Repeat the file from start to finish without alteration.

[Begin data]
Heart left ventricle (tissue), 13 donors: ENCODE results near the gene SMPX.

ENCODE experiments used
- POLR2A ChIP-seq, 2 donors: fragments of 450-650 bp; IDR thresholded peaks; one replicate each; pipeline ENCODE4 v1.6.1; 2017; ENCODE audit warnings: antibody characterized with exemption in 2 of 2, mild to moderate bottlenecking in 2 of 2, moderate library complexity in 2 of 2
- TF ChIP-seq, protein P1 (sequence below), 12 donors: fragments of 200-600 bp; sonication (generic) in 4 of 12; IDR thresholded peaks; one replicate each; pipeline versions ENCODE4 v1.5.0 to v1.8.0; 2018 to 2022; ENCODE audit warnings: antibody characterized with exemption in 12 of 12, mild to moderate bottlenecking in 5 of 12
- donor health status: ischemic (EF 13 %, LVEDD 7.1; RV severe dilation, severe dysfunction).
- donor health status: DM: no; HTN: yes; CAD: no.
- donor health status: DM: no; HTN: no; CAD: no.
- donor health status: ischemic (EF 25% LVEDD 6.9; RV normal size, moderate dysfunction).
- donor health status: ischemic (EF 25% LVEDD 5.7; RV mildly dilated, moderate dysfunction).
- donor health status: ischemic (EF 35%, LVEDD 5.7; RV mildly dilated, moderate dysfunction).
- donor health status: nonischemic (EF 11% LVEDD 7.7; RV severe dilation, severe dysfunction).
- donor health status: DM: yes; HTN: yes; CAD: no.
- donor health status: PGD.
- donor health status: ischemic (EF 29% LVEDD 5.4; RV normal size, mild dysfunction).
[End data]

Heart left ventricle (tissue), 13 donors: ENCODE results near the gene SMPX.

ENCODE experiments used
- POLR2A ChIP-seq, 2 donors: fragments of 450-650 bp; IDR thresholded peaks; one replicate each; pipeline ENCODE4 v1.6.1; 2017; ENCODE audit warnings: antibody characterized with exemption in 2 of 2, mild to moderate bottlenecking in 2 of 2, moderate library complexity in 2 of 2
- TF ChIP-seq, protein P1 (sequence below), 12 donors: fragments of 200-600 bp; sonication (generic) in 4 of 12; IDR thresholded peaks; one replicate each; pipeline versions ENCODE4 v1.5.0 to v1.8.0; 2018 to 2022; ENCODE audit warnings: antibody characterized with exemption in 12 of 12, mild to moderate bottlenecking in 5 of 12
- donor health status: ischemic (EF 13 %, LVEDD 7.1; RV severe dilation, severe dysfunction).
- donor health status: DM: no; HTN: yes; CAD: no.
- donor health status: DM: no; HTN: no; CAD: no.
- donor health status: ischemic (EF 25% LVEDD 6.9; RV normal size, moderate dysfunction).
- donor health status: ischemic (EF 25% LVEDD 5.7; RV mildly dilated, moderate dysfunction).
- donor health status: ischemic (EF 35%, LVEDD 5.7; RV mildly dilated, moderate dysfunction).
- donor health status: nonischemic (EF 11% LVEDD 7.7; RV severe dilation, severe dysfunction).
- donor health status: DM: yes; HTN: yes; CAD: no.
- donor health status: PGD.
- donor health status: ischemic (EF 29% LVEDD 5.4; RV normal size, mild dysfunction).